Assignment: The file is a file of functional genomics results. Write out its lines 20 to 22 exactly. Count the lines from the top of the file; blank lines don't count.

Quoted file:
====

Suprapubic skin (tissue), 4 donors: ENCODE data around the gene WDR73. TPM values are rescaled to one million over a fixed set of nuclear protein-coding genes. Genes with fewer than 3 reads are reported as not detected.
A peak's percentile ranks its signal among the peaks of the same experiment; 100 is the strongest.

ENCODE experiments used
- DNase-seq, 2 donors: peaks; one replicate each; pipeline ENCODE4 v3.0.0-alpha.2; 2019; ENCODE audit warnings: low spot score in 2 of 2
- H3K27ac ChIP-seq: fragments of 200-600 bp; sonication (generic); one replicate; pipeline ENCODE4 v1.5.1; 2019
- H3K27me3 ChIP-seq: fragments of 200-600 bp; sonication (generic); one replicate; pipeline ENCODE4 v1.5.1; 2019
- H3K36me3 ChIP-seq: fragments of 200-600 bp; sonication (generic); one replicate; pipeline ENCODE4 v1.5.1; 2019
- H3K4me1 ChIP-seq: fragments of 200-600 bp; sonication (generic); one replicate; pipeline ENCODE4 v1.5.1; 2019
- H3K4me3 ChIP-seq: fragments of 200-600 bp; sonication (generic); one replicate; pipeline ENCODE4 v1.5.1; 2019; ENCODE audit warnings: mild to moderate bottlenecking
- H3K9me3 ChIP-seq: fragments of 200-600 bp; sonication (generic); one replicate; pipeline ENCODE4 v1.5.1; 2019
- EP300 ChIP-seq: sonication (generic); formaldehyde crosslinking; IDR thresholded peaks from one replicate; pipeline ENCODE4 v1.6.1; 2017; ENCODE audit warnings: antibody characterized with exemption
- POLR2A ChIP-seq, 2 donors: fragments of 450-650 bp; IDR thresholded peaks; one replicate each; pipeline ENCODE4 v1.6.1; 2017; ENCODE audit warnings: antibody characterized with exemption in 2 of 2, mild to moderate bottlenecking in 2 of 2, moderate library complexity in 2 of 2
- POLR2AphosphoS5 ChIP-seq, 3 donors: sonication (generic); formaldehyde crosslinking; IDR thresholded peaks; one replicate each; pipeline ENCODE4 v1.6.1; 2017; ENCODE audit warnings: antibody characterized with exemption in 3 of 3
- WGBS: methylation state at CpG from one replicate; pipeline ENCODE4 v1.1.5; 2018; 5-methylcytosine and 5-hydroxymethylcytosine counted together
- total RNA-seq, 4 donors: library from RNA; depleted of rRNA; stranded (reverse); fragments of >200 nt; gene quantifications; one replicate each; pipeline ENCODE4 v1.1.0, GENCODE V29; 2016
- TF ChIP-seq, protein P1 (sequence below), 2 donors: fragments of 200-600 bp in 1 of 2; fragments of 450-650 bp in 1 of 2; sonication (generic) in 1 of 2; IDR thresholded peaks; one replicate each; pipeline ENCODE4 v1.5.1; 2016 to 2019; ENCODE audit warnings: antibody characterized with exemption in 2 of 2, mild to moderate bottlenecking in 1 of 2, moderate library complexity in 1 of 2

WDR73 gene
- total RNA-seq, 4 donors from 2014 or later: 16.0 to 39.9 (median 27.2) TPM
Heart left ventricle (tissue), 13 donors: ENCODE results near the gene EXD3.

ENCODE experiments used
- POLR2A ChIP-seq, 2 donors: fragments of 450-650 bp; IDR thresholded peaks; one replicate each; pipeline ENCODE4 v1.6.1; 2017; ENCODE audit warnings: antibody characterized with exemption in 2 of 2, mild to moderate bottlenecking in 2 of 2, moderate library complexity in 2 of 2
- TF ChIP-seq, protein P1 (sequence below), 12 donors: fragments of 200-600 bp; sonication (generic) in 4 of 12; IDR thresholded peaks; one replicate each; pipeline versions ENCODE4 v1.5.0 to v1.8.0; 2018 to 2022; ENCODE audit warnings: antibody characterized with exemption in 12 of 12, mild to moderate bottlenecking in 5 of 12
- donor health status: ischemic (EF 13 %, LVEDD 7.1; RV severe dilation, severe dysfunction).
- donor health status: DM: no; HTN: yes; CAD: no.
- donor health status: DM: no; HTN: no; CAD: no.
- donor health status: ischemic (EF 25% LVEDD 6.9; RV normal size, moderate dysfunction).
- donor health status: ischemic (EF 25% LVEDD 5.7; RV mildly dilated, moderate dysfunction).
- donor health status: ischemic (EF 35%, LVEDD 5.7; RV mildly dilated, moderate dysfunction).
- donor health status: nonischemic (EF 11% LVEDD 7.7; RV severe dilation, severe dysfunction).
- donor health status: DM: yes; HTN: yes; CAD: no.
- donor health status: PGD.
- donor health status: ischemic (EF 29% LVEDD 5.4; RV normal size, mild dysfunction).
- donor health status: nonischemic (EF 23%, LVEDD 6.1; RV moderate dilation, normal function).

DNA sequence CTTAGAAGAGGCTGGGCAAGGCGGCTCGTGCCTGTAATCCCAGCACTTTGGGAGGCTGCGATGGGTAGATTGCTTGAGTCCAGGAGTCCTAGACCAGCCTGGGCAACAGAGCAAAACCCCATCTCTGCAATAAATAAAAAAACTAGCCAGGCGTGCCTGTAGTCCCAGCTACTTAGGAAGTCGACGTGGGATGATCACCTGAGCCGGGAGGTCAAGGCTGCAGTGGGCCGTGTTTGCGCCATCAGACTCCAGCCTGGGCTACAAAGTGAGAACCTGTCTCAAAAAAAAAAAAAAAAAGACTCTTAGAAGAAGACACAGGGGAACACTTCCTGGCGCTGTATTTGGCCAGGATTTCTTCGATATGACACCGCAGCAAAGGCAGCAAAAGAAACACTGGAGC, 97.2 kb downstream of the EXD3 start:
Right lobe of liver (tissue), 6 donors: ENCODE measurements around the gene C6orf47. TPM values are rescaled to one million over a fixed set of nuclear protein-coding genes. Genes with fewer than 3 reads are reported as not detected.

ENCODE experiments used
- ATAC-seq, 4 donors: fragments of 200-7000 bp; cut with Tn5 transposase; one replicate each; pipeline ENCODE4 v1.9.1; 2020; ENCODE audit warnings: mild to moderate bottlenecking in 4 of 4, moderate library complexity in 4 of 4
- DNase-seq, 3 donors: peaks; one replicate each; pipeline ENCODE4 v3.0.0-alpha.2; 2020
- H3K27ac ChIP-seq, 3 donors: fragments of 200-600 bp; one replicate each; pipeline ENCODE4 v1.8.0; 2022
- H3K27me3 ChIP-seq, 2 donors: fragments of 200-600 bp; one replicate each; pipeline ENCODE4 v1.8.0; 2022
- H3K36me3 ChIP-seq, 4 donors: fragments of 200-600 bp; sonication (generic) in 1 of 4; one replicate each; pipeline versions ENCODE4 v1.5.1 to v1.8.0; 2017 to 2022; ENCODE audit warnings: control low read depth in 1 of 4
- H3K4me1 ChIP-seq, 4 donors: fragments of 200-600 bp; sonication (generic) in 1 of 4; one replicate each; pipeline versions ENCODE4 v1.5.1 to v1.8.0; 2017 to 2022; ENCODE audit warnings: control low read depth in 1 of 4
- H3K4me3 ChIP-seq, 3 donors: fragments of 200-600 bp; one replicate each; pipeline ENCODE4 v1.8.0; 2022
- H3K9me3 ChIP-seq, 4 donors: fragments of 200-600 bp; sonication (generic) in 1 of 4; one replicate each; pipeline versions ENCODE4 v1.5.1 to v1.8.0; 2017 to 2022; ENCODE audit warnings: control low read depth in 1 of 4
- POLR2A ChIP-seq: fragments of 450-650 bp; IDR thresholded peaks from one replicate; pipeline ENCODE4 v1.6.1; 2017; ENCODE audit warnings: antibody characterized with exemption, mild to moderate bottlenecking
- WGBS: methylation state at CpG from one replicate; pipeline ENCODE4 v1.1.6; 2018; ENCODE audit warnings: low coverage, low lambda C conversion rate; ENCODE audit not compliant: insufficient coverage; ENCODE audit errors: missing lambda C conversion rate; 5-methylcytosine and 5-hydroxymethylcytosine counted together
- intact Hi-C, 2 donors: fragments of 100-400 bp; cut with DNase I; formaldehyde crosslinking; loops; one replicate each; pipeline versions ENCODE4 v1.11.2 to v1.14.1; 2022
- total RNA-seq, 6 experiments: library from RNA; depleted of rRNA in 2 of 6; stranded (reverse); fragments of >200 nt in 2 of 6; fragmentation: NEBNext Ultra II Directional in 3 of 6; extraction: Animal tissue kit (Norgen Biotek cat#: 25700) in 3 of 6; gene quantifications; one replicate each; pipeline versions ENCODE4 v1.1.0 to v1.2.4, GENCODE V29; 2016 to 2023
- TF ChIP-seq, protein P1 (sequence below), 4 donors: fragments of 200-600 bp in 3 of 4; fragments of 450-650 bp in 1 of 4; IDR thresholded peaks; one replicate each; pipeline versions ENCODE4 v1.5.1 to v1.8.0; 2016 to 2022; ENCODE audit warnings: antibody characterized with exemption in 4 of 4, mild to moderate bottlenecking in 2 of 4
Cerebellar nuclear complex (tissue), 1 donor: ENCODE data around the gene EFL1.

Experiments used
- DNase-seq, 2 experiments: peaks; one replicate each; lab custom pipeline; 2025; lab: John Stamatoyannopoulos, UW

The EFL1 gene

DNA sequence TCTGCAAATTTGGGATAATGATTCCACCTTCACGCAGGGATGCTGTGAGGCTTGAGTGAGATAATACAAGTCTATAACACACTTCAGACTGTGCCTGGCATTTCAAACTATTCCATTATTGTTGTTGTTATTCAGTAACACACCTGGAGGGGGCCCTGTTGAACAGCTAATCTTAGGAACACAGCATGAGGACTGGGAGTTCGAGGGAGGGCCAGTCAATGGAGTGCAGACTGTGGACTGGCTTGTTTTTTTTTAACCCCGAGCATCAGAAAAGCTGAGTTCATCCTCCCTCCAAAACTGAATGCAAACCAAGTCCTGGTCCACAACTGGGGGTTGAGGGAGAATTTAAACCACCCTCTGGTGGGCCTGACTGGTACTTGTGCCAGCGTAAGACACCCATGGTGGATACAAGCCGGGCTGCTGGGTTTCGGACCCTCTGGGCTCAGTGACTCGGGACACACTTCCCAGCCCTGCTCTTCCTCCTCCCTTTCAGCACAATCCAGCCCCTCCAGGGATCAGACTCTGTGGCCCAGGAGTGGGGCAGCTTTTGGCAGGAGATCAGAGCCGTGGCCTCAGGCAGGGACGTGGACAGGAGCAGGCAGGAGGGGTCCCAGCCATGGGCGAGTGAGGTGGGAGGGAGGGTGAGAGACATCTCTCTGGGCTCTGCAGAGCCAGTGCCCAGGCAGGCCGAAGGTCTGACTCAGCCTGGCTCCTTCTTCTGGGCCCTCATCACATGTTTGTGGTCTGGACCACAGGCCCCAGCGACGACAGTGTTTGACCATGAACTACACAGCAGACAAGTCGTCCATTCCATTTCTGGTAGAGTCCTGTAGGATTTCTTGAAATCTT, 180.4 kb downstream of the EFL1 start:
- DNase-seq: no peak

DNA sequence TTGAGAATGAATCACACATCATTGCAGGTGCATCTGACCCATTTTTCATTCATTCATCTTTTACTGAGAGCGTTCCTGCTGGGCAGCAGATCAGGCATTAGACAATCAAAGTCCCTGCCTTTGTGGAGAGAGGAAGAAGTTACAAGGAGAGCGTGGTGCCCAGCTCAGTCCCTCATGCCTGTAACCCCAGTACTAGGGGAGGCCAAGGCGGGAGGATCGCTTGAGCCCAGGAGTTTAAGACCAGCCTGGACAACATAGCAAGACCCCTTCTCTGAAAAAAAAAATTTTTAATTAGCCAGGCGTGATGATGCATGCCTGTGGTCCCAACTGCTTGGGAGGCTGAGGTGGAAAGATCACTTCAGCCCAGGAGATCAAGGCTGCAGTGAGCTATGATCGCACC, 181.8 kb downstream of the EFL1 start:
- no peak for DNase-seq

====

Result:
ENCODE experiments used
- POLR2A ChIP-seq, 2 donors: fragments of 450-650 bp; IDR thresholded peaks; one replicate each; pipeline ENCODE4 v1.6.1; 2017; ENCODE audit warnings: antibody characterized with exemption in 2 of 2, mild to moderate bottlenecking in 2 of 2, moderate library complexity in 2 of 2
- TF ChIP-seq, protein P1 (sequence below), 12 donors: fragments of 200-600 bp; sonication (generic) in 4 of 12; IDR thresholded peaks; one replicate each; pipeline versions ENCODE4 v1.5.0 to v1.8.0; 2018 to 2022; ENCODE audit warnings: antibody characterized with exemption in 12 of 12, mild to moderate bottlenecking in 5 of 12